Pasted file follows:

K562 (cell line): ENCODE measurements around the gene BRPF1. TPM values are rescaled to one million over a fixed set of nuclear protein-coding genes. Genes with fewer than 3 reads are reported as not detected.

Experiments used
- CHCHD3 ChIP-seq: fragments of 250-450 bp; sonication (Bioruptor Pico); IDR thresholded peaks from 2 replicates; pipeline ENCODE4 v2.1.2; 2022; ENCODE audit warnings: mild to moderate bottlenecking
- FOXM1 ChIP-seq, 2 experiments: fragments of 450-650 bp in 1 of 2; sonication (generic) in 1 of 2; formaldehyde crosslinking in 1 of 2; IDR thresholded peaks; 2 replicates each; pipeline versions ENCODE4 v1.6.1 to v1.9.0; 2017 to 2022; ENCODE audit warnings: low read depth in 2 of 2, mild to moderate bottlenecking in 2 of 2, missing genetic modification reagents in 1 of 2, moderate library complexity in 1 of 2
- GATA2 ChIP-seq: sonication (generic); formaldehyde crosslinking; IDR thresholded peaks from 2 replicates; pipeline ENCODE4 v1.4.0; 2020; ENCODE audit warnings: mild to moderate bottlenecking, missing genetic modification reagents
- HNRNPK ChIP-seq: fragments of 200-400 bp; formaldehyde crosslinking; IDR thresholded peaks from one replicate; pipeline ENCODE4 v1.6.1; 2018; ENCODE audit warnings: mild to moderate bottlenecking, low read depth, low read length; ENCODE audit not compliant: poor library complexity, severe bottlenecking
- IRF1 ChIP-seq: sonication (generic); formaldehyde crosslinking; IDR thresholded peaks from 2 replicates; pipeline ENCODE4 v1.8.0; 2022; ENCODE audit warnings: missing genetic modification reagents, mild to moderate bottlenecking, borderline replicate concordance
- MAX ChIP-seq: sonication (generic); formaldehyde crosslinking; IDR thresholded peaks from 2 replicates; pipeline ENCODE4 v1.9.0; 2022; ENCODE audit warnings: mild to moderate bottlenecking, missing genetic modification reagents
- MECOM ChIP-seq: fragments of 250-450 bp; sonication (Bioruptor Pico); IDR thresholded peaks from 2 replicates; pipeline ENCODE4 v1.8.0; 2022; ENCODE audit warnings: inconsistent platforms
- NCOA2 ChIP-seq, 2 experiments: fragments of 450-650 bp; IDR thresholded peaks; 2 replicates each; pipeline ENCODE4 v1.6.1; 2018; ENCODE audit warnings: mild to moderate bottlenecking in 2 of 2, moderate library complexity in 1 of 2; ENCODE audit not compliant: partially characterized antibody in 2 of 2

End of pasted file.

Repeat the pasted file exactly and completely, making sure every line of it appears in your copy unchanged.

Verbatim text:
K562 (cell line): ENCODE measurements around the gene BRPF1. TPM values are rescaled to one million over a fixed set of nuclear protein-coding genes. Genes with fewer than 3 reads are reported as not detected.

Experiments used
- CHCHD3 ChIP-seq: fragments of 250-450 bp; sonication (Bioruptor Pico); IDR thresholded peaks from 2 replicates; pipeline ENCODE4 v2.1.2; 2022; ENCODE audit warnings: mild to moderate bottlenecking
- FOXM1 ChIP-seq, 2 experiments: fragments of 450-650 bp in 1 of 2; sonication (generic) in 1 of 2; formaldehyde crosslinking in 1 of 2; IDR thresholded peaks; 2 replicates each; pipeline versions ENCODE4 v1.6.1 to v1.9.0; 2017 to 2022; ENCODE audit warnings: low read depth in 2 of 2, mild to moderate bottlenecking in 2 of 2, missing genetic modification reagents in 1 of 2, moderate library complexity in 1 of 2
- GATA2 ChIP-seq: sonication (generic); formaldehyde crosslinking; IDR thresholded peaks from 2 replicates; pipeline ENCODE4 v1.4.0; 2020; ENCODE audit warnings: mild to moderate bottlenecking, missing genetic modification reagents
- HNRNPK ChIP-seq: fragments of 200-400 bp; formaldehyde crosslinking; IDR thresholded peaks from one replicate; pipeline ENCODE4 v1.6.1; 2018; ENCODE audit warnings: mild to moderate bottlenecking, low read depth, low read length; ENCODE audit not compliant: poor library complexity, severe bottlenecking
- IRF1 ChIP-seq: sonication (generic); formaldehyde crosslinking; IDR thresholded peaks from 2 replicates; pipeline ENCODE4 v1.8.0; 2022; ENCODE audit warnings: missing genetic modification reagents, mild to moderate bottlenecking, borderline replicate concordance
- MAX ChIP-seq: sonication (generic); formaldehyde crosslinking; IDR thresholded peaks from 2 replicates; pipeline ENCODE4 v1.9.0; 2022; ENCODE audit warnings: mild to moderate bottlenecking, missing genetic modification reagents
- MECOM ChIP-seq: fragments of 250-450 bp; sonication (Bioruptor Pico); IDR thresholded peaks from 2 replicates; pipeline ENCODE4 v1.8.0; 2022; ENCODE audit warnings: inconsistent platforms
- NCOA2 ChIP-seq, 2 experiments: fragments of 450-650 bp; IDR thresholded peaks; 2 replicates each; pipeline ENCODE4 v1.6.1; 2018; ENCODE audit warnings: mild to moderate bottlenecking in 2 of 2, moderate library complexity in 1 of 2; ENCODE audit not compliant: partially characterized antibody in 2 of 2